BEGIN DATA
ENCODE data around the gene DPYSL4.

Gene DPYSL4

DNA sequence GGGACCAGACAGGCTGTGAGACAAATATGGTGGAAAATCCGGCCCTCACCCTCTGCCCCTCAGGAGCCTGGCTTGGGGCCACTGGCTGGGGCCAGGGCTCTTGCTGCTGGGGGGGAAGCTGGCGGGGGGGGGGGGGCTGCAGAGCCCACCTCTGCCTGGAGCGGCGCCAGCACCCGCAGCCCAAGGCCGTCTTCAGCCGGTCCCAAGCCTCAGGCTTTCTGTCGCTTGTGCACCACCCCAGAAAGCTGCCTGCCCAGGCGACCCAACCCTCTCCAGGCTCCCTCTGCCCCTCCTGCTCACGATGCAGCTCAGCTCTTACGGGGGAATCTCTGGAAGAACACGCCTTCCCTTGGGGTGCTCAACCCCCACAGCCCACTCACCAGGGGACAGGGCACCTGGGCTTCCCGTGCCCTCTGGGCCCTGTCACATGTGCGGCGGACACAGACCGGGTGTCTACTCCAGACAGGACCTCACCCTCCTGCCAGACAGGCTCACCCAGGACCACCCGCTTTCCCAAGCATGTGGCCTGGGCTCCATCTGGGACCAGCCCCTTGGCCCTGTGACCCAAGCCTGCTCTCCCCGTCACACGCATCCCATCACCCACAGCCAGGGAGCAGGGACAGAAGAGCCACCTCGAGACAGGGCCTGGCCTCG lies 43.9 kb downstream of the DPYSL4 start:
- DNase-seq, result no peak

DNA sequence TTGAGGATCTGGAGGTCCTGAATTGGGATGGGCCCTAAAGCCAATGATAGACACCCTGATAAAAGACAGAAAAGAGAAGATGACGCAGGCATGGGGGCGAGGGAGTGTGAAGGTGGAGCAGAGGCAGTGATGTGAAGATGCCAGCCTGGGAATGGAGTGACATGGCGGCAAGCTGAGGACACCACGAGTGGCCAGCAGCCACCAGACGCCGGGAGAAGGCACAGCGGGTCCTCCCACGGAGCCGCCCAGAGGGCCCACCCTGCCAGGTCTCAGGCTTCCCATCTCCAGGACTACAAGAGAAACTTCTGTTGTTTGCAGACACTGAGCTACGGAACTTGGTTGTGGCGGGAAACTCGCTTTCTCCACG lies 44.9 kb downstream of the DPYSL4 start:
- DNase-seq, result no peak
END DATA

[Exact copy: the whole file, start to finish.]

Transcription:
ENCODE data around the gene DPYSL4.

Gene DPYSL4

DNA sequence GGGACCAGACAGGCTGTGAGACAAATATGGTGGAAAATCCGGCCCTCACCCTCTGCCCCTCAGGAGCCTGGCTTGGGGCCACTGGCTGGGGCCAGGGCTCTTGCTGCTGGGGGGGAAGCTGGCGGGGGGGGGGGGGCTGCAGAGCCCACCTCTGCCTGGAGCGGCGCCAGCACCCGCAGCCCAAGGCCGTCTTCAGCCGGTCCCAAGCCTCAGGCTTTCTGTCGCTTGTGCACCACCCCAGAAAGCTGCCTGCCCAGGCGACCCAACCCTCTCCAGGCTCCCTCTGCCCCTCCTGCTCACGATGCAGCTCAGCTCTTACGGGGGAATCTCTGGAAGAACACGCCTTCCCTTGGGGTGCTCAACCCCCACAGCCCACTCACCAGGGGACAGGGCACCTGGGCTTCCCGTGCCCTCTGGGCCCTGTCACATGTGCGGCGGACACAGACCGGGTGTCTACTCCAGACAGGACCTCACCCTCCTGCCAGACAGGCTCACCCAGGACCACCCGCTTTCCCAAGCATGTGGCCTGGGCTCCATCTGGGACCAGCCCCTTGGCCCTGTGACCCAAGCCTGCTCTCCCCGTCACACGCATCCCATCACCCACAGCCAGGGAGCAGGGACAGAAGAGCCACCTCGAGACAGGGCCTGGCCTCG lies 43.9 kb downstream of the DPYSL4 start:
- DNase-seq, result no peak

DNA sequence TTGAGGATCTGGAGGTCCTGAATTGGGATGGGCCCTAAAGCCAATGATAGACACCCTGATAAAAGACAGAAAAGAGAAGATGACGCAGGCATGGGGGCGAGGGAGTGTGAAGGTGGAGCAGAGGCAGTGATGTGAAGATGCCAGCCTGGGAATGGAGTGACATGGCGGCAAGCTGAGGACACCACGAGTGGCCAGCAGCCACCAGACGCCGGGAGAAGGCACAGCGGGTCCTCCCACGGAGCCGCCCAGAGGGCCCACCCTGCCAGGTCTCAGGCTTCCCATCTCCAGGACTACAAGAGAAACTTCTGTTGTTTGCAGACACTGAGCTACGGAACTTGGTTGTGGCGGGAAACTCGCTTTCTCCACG lies 44.9 kb downstream of the DPYSL4 start:
- DNase-seq, result no peak